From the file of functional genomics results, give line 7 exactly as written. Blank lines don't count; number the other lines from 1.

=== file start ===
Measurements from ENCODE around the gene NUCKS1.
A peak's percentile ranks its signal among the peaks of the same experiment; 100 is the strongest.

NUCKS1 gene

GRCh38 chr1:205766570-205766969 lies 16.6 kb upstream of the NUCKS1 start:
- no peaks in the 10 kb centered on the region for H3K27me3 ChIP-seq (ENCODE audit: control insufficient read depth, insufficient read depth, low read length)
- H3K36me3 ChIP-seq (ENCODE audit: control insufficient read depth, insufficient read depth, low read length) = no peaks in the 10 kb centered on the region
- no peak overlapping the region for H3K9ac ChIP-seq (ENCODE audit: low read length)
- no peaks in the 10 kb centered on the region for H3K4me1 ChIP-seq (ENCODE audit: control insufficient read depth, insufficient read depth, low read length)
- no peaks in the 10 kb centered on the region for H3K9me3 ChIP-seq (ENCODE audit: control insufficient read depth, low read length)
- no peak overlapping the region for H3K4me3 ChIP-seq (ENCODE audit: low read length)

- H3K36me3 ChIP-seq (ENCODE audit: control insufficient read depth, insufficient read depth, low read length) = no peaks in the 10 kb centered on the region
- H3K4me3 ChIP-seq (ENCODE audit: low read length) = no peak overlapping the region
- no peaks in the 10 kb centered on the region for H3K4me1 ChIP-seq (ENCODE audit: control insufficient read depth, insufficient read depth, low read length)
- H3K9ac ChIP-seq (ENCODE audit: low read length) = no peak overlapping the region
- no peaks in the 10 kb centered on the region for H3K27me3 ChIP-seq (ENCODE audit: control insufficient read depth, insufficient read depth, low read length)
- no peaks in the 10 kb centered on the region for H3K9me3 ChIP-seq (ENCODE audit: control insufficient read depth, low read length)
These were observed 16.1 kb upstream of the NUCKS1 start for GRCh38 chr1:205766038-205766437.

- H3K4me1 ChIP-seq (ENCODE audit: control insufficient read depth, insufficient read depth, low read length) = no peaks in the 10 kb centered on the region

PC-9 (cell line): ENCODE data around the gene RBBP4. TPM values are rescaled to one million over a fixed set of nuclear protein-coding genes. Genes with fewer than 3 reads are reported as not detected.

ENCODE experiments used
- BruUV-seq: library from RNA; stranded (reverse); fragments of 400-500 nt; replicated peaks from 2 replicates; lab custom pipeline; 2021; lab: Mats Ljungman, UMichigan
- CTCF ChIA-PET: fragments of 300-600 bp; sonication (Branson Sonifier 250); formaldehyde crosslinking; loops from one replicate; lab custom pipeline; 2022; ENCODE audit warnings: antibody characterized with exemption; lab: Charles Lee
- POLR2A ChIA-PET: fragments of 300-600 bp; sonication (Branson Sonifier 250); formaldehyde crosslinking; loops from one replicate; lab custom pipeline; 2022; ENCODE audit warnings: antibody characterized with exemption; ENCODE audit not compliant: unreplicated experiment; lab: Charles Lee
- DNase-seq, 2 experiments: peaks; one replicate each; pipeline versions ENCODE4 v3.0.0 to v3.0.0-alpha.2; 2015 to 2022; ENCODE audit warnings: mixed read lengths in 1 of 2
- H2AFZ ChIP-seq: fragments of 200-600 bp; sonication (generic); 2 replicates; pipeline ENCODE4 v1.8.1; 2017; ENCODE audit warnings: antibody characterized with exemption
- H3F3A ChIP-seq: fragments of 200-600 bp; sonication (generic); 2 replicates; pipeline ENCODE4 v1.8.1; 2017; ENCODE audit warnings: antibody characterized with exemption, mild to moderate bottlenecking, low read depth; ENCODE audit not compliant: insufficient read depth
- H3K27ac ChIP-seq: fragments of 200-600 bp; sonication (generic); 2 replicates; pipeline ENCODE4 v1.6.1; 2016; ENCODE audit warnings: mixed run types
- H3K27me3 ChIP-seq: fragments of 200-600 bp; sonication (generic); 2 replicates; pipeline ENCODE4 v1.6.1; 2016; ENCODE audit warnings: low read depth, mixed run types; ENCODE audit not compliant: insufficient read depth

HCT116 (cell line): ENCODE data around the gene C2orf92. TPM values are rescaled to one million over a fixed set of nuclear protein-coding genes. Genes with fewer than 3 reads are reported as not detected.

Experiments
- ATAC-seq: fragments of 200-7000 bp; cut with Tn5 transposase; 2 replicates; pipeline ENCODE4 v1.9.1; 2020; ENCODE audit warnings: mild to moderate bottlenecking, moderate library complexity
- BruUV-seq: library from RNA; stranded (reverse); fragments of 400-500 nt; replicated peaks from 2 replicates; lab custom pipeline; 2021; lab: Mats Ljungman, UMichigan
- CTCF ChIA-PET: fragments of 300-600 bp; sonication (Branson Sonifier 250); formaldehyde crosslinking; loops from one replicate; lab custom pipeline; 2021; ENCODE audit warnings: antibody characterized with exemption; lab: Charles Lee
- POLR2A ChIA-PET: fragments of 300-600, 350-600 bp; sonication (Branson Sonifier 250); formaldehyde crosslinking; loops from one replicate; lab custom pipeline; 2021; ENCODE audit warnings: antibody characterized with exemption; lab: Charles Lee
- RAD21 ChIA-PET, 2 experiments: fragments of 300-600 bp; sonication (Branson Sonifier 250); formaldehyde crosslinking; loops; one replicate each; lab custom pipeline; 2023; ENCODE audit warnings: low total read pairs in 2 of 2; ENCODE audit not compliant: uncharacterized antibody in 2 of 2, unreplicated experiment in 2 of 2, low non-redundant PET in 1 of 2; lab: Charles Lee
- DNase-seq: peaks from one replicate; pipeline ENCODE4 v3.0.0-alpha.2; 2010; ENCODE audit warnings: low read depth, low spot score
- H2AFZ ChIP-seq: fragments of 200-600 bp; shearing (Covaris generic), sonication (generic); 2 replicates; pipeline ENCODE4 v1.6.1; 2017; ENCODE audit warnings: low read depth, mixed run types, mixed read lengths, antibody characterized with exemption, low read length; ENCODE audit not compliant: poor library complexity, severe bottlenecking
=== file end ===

- no peak overlapping the region for H3K9ac ChIP-seq (ENCODE audit: low read length)